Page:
Saturday, March 2, 2024

Government denies abandoning CKGR residents

The Assistant Director of Research and Information in the Ministry of Foreign Affairs and International Relations, Monei Rapuleng, has denied claims by Central Kgalagadi Game Reserve activist, Jamunda Gakelebone, that CKGR residents had not taken part in the census exercise because the government had abandoned them.

Speaking in an interview with the Telegraph, Rapuleng said that the government was still looking at ways of helping the CKGR residents as it is her mandate to do to all Batswana.

Asked what exactly they are doing in this regard, he said that just last month a committee made up of officials from his Ministry, the Ministry of Local Government and the Ministry of Environment , Wildlife and Tourism met and came up with suggestions on how the residents of CKGR can be helped.

He said that those suggestions have since been presented to the committee of Ministers who will take them to the cabinet for final decisions.

On whether the concerned residents have had input in those suggestions, he said, “We have taken their input in a series of meetings we had with them around May.”

He, however, declined to say what some of those suggestions were.

“I am not able to assist you in that regard as the suggestions have been passed to my superiors,” he said.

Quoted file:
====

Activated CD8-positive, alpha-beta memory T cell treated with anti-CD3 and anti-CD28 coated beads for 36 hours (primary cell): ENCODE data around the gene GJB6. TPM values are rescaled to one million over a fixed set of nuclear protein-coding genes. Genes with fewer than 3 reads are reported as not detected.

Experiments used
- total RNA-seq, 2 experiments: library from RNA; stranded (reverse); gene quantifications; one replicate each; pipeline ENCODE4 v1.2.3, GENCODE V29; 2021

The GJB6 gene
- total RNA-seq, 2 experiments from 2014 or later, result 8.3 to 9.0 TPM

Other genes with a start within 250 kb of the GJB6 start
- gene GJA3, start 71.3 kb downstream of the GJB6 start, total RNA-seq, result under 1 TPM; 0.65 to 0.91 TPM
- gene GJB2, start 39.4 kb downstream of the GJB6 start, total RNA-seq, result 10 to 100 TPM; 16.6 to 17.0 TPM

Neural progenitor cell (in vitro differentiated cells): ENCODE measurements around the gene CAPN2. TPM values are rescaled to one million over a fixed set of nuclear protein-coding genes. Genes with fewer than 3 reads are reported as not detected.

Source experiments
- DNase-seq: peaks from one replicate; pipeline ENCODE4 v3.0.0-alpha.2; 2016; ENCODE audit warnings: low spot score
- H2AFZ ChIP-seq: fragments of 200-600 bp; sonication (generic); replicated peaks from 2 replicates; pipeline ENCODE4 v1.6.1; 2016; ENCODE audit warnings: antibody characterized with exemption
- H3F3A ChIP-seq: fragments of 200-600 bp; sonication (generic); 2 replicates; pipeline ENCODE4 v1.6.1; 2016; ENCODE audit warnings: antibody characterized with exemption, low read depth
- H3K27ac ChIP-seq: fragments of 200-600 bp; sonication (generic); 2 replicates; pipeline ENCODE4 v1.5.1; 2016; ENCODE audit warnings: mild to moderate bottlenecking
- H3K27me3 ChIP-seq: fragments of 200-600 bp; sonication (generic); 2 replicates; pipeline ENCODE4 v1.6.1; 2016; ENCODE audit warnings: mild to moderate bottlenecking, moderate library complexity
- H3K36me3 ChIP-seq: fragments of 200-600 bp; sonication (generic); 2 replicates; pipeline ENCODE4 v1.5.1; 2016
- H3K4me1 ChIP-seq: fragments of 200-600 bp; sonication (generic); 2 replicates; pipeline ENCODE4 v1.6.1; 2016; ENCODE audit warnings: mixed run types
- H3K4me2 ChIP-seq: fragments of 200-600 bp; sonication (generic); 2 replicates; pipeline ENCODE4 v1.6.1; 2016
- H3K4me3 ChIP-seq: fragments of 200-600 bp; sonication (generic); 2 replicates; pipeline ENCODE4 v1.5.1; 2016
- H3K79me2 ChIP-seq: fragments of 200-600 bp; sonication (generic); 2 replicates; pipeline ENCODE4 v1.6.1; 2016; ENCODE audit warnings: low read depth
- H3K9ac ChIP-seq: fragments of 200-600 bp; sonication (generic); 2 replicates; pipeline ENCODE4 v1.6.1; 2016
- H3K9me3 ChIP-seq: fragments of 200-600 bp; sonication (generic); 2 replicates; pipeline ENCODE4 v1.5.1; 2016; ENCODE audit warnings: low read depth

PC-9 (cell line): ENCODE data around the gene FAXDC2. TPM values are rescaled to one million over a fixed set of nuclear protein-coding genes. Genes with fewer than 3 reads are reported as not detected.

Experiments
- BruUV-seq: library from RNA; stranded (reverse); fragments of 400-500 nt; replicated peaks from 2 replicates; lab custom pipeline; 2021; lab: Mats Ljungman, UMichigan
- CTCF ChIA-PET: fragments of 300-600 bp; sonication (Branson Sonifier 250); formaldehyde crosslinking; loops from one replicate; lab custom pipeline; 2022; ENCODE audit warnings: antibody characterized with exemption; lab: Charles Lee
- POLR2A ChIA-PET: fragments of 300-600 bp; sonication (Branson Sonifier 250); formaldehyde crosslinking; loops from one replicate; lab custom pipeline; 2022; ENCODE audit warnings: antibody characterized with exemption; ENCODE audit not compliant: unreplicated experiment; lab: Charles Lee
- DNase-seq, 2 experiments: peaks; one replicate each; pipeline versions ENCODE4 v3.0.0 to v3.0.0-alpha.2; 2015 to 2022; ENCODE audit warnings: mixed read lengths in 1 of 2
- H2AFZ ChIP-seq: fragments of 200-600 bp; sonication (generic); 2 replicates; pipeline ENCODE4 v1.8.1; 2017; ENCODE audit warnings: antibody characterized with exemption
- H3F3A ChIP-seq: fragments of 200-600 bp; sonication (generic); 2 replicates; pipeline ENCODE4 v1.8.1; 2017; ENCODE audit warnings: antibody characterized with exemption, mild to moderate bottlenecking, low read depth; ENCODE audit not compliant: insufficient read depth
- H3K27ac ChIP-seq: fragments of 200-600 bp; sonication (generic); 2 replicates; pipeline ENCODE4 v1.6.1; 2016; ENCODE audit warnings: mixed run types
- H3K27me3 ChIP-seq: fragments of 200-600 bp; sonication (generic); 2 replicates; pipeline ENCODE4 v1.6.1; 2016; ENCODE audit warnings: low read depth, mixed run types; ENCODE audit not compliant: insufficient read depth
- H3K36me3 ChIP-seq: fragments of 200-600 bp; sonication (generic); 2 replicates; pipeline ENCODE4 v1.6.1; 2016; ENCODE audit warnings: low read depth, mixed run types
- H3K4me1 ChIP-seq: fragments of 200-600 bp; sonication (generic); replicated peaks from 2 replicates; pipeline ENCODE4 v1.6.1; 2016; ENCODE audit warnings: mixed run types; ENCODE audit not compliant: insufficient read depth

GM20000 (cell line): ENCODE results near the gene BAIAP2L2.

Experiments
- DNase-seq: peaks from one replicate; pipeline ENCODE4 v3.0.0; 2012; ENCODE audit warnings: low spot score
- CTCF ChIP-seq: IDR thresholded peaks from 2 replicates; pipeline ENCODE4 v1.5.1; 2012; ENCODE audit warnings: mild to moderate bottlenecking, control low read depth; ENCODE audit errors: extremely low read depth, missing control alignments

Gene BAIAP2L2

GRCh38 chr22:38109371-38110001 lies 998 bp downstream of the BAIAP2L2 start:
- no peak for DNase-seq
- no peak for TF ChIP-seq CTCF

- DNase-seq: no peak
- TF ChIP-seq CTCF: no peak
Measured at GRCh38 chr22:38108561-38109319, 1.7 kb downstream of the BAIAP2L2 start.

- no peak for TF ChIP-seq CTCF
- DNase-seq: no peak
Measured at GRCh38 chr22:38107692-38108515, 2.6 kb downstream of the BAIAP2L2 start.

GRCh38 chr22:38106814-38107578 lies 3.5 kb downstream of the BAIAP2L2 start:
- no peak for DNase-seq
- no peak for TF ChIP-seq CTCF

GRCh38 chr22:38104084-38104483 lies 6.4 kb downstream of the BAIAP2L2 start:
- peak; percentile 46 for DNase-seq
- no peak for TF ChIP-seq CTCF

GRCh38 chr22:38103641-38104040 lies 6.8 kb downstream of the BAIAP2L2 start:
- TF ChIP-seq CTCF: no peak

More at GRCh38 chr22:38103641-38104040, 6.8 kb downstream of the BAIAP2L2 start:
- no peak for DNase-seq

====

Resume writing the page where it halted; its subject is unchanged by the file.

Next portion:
Recently, residents of Metsimanong and Molapo Settlements in the CKGR declined to be counted, raising the issue that the government was neglecting them and refusing to give them assistance that she was giving to other Batswana around the country.

Molapo and Metsimanong are homes to CKGR activists Roy Sesana and Gakelebone who have been spearheading calls for the residents to refuse to be counted.

Attempts to get the two activists’ view on this were fruitless as their mobile phones were not on air and were believed to be in CKGR.

CKGR residents first made headlines when they first took the government to Court for denying them water in the reserve and finally won the Court battle that allowed them to drill boreholes in the reserve. Thanks to good Samaritans who came to their aid, the process of drilling boreholes is currently on going.

Survival International paid all their legal bills and government did not take kindly to that, saying SI was interfering in the internal affairs of Botswana, whilst CKGR residents praised the organisation for their help.


Read this week's paper